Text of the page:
Patient and family member perspectives on searching for cancer clinical trials: A qualitative interview study

Jennifer L. Ridgeway, Gladys B. Asiedu, Katherine Carroll, Meaghan Tenney, Aminah Jatoi, Carmen Radecki Breitkopf

Research output: Contribution to journalArticle

1 Scopus citations


Objective: Clinical trials are vital in the context of ovarian cancer and may offer further treatment options during disease recurrence, yet enrollment remains low. Understanding patient and family member experiences with identifying trials can inform engagement and education efforts. Methods: Interviews were conducted with 33 patients who had experience with clinical trial conversations and 39 nominated family members. Thematic analysis examined experiences and generated findings for clinical practice. Results: Trial conversations with providers at diagnosis were uncommon and often overwhelming. Most participants delayed engagement until later in the disease course. With hindsight, though, some wished they considered trials earlier. Difficulty identifying appropriate trials led some to defer searching to providers, but then they worried about missed opportunities. Most family members felt unqualified to search. Conclusion: Trial conversations during clinical encounters should start early and include specifying search responsibilities of providers, patients, and family. Patients and family members can be engaged in searches but need guidance. Practice implications: Trials should be discussed throughout the disease course, even if patients are not ready to participate or are not making a treatment decision. Education should focus on identifying trials that meet search criteria. Transparency regarding each individual's role in identifying trials is critical.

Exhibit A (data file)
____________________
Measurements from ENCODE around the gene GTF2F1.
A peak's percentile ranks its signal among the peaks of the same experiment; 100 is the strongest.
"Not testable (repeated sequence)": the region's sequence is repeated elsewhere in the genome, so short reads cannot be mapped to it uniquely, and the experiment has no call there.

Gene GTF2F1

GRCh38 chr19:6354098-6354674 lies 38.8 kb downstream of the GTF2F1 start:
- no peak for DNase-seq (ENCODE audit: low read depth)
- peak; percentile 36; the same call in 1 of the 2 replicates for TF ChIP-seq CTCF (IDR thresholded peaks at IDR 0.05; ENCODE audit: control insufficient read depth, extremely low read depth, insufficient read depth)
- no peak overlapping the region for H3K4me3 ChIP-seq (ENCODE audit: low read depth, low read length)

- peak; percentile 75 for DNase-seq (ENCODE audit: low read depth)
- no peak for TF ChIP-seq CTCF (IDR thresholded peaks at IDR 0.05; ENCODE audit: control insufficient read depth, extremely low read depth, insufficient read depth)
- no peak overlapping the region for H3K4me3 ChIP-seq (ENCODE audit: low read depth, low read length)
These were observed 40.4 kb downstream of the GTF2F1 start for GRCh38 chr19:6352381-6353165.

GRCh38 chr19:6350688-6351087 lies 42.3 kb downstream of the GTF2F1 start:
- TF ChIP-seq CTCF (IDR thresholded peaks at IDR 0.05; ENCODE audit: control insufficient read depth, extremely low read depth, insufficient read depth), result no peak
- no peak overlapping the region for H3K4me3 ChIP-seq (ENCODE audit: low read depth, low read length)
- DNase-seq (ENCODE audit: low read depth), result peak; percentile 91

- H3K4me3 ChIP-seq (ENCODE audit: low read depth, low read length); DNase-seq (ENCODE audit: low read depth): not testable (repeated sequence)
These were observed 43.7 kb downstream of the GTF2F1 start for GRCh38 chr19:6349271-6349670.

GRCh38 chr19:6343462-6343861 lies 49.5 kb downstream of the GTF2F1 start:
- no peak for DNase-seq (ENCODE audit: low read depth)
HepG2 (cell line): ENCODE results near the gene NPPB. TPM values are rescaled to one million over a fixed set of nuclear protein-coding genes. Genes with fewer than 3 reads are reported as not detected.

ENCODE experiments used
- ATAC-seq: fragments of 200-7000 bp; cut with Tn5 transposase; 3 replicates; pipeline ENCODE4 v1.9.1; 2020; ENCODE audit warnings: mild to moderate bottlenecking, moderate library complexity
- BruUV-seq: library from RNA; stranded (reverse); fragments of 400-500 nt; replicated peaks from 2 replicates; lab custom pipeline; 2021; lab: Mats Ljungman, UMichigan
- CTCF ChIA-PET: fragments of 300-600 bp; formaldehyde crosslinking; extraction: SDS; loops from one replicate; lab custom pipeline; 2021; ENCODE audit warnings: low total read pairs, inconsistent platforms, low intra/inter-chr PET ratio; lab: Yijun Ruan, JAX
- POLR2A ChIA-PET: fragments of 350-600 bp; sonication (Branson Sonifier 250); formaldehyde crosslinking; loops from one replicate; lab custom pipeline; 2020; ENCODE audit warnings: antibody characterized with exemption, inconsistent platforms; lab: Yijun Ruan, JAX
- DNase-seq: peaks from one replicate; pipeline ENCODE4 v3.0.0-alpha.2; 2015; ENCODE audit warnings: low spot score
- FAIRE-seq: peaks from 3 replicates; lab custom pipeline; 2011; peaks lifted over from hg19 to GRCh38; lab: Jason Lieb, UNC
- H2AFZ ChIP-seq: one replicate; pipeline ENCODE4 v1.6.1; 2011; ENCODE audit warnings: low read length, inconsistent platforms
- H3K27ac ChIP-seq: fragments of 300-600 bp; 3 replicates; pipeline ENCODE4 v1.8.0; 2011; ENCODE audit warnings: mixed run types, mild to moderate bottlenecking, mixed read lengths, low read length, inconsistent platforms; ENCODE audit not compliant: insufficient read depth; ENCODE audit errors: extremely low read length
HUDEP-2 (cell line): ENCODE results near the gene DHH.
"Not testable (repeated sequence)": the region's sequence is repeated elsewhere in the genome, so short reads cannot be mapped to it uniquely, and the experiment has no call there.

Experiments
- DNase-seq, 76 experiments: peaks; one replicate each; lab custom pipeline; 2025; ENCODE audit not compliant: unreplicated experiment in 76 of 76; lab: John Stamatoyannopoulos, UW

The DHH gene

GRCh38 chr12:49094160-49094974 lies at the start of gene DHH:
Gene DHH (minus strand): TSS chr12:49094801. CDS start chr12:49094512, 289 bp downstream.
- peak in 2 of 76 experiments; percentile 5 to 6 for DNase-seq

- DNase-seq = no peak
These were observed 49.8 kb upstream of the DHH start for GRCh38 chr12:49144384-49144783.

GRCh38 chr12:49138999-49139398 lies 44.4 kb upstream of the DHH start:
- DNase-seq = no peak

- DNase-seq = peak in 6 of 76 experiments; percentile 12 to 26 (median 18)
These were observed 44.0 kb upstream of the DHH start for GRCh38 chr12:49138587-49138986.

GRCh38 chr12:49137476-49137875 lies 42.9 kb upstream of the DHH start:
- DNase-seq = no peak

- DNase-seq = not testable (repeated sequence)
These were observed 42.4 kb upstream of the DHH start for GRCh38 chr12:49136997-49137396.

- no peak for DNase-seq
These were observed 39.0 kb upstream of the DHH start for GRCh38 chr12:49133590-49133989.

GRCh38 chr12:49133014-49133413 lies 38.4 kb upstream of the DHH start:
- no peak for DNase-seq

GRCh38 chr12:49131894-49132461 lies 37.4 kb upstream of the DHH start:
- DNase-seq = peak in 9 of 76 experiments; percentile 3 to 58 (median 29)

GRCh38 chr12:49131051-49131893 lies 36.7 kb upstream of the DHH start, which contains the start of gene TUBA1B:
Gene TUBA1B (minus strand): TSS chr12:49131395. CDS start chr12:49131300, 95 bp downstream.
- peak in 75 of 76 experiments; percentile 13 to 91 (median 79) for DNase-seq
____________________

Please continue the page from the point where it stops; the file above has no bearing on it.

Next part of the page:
Original languageEnglish (US)
JournalPatient Education and Counseling
StateAccepted/In press - Feb 10 2016



  • Clinical trials
  • Oncology
  • Ovarian cancer
  • Qualitative research
  • Women

ASJC Scopus subject areas

  • Medicine(all)

Cite this